The drawings created by 12Pixels users continue to amaze me. Below is a collection of some of the drawings that were uploaded to 12Pixels web server. The current stream of drawings can be experienced here.
Olivier Bau has just joined Interaction group at Disney Research Pittsburgh. He is planning to stay with us for about eight months. Olivier is currently a Ph.D. candidate with In|Situ group at INRIA/LRI in Paris. I worked with Olivier before, when he spent about 3 months in 2005 at Sony CSL in Tokyo as a summer intern.
After my presentation at Dorkbot Pittsburgh a really nice write-ups on Lumen appeared on Make and then Gizmodo tech blogs. So, here we go, my five milliseconds of internet techblog fame are here on Make blog and here on Gizmodo. Thanks to them Lumen video has become the most watched video in my personal YouTube video collection.
After working in Sony Computer Science Laboratories and living in Tokyo for 9 years, I am leaving Sony and Japan and moving to the US to start at Walt Disney Corporation. August 10, 2009 was my last day at work.
I have mixed feelings about leaving. It is certainly a sad moment for me. Sony CSL provided an outstanding research environment which has been both very encouraging and highly challenging. I received full support, e.g. funding has never been an issue, but in return I was requested to challenge myself both intellectually and creatively.
I very much appreciated that Sony CSL had strong and clear philosophy on what is research and how it should be done. Overall vision and goals were always very clear. I find this to be a very rare quality in research organizations which often tend to be somewhat amorphous. I strongly believe that it is because of this clear focus and vision that Sony CSL was able to remain one of the most original, exciting and creative research collectives in the world.
The intellectual level of people I was working with was extremely high. Working with Jun Rekimoto, the head of IL, and Mario Tokoro, the President of CSL, has been an amazing opportunity to learn the art of inventing and craft of selecting ideas worth implementing. I spent countless hours discussing and debating which allowed me to understand much deeper the meaning of research, design and technology. I can clearly see now that nine years in Sony CSL shaped me as a researcher and that when I first arrived to Sony CSL I had no clue about anything.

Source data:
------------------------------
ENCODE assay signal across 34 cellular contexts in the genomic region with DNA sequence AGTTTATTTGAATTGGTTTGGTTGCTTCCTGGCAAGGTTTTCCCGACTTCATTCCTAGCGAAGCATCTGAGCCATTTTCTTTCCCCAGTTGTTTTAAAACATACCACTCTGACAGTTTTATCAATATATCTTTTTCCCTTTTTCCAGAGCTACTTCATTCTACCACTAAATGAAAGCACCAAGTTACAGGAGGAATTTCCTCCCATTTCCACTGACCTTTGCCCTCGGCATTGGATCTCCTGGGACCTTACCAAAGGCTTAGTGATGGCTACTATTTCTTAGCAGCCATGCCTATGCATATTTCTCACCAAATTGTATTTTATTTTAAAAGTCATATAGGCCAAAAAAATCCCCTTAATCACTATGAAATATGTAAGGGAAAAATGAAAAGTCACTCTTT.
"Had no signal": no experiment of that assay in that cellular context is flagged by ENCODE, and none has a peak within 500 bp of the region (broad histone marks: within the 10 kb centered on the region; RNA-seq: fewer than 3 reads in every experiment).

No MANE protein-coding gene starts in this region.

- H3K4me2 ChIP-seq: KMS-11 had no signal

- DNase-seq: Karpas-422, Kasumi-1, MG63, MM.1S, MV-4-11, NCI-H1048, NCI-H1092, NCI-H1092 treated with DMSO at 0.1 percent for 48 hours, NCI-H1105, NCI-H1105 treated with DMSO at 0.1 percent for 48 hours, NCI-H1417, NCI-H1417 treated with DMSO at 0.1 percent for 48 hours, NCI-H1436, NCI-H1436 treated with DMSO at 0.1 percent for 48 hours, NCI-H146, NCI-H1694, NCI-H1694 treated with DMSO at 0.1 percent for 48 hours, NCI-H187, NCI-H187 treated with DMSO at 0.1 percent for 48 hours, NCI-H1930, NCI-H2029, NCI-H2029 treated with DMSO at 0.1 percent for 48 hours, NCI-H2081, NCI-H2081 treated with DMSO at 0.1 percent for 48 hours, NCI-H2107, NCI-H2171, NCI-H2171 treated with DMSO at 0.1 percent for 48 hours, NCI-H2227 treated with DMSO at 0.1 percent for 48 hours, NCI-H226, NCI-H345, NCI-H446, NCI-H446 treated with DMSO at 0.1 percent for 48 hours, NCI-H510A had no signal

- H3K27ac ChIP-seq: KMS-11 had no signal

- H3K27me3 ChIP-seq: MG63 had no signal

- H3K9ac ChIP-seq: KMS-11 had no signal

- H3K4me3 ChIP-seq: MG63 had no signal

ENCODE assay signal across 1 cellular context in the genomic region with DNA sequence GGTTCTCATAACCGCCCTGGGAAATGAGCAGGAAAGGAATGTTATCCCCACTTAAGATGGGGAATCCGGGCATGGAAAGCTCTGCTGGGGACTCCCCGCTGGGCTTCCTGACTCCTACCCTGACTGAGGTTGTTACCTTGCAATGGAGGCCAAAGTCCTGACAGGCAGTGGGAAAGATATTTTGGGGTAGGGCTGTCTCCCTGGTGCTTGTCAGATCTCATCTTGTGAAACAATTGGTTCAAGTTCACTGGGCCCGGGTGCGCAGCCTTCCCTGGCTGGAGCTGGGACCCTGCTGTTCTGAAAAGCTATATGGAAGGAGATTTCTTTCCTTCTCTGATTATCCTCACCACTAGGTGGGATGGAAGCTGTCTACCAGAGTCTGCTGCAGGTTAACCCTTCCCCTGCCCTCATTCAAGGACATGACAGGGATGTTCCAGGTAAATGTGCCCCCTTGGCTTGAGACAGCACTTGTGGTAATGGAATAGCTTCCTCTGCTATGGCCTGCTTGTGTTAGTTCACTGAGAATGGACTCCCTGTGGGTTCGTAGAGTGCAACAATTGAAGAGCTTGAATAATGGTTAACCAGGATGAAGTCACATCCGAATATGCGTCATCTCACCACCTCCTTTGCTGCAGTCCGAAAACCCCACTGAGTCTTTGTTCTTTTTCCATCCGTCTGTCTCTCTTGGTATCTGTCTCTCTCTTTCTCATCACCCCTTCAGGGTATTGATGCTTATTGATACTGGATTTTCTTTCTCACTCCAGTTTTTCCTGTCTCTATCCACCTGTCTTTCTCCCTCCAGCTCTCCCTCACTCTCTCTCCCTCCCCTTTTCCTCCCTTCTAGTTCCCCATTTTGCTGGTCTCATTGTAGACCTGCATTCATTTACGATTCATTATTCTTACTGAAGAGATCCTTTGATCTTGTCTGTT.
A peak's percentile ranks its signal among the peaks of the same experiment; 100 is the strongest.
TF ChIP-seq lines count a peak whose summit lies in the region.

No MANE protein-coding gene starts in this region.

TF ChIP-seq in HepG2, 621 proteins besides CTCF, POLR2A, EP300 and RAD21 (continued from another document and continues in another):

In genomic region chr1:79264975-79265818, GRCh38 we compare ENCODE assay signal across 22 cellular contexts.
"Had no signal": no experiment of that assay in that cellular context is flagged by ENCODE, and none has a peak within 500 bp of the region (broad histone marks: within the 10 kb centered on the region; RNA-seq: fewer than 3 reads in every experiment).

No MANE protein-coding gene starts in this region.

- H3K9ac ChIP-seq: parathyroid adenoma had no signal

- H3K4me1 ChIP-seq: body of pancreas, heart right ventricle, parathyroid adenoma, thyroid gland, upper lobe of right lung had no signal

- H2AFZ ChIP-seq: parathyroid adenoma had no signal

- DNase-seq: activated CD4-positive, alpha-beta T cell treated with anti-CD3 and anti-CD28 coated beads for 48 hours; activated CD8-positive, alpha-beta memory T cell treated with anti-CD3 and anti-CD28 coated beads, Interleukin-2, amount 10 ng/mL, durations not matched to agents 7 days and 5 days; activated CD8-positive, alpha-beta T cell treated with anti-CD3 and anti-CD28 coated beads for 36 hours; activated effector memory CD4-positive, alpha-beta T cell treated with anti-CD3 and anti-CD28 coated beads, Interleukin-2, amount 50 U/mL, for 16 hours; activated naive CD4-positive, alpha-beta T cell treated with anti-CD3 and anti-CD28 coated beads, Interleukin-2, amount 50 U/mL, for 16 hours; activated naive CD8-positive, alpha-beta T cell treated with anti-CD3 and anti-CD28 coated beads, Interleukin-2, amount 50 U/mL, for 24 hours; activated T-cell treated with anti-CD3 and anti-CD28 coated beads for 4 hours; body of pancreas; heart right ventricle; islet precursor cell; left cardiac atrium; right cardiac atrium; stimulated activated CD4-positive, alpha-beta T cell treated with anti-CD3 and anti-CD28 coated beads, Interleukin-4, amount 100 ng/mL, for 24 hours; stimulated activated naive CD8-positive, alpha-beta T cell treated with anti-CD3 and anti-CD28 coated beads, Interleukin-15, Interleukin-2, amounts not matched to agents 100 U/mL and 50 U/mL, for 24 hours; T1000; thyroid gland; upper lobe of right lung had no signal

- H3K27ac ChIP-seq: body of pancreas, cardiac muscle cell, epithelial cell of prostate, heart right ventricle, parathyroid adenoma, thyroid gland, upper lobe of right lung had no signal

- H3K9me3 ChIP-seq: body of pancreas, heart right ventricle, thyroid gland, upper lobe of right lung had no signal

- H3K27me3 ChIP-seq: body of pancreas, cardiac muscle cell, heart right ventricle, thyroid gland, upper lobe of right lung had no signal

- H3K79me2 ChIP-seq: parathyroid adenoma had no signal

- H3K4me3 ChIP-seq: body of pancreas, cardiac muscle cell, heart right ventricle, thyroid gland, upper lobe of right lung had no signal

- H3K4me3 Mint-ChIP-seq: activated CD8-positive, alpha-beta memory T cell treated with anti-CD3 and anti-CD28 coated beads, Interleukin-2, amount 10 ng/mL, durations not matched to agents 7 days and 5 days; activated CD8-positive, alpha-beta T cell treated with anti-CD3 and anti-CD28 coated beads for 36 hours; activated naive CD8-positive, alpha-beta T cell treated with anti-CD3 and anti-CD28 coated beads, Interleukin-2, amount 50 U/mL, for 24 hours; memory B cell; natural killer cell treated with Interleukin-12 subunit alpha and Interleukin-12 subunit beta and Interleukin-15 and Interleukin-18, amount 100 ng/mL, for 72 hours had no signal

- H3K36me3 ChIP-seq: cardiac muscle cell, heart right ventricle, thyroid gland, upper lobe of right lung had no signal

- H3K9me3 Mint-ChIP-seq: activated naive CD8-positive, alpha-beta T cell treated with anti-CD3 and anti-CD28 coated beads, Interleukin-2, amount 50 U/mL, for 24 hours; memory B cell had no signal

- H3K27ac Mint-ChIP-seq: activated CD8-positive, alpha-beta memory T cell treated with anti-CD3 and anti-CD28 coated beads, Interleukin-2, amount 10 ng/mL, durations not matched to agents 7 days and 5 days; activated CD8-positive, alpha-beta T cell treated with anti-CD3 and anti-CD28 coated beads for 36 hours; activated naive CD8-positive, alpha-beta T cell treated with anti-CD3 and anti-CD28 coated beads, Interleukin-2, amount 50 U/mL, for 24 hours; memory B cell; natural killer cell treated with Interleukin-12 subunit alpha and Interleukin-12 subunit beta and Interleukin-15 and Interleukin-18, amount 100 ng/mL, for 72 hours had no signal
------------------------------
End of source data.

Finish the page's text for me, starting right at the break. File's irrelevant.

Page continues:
Saying that, I am also excited to try myself in a new environment. I have never worked in American company and have never directed a group. Walt Disney is probably the most iconic American company in the US and I will be running a small research team creating new interaction technologies. Its an exciting opportunity to take things that I learned in Sony and apply them in a different environment. And also I am happy to stay in industry.
I am really grateful for the opportunity that Sony and Sony CSL gave me and I am really thankful to everyone for supporting and enduring me for these 9 years!
Mario Tokoro, President of Sony CSL.
Natalia and Jun Rekimoto, head of Interaction Laboratory.
Published August 17, 2009
Art, design and pop-culture , Media writes about my work , TV
Tags: creativity, drawing tools, Fuji TV, interview, Japan, Marie, Media writes about my work, mobile interfaces, mobile phone, Neeko, pixel art, Sony CSL, Tokyo, TV
I love Japanese TV. I think its great. That is why I was absolutely thrilled when an opportunity came to publicly embarrass myself on a proper TV talk show, with proper Japanese TV celebrities and broadcast all over Japan.
We did two segments at Watch-Me!TV (ワッチミー！TV) about 12Pixels Color, which was ran on two consecutive weeks. Watch-Me!TV is a late night show produced by Fuji TV station and hosted by Marie (マリエ) , a well known TV personality in Japan. One of the segment, the least embarrassing one, is embedded below.
You can also check segments in the order of broadcast starting with first segment followed by second segment part 1 and part 2.
Are not we all beautiful here?
From let to right Neeko, Tezuka-san from Sony Marketing, me and Marie. Karl Willis is in front.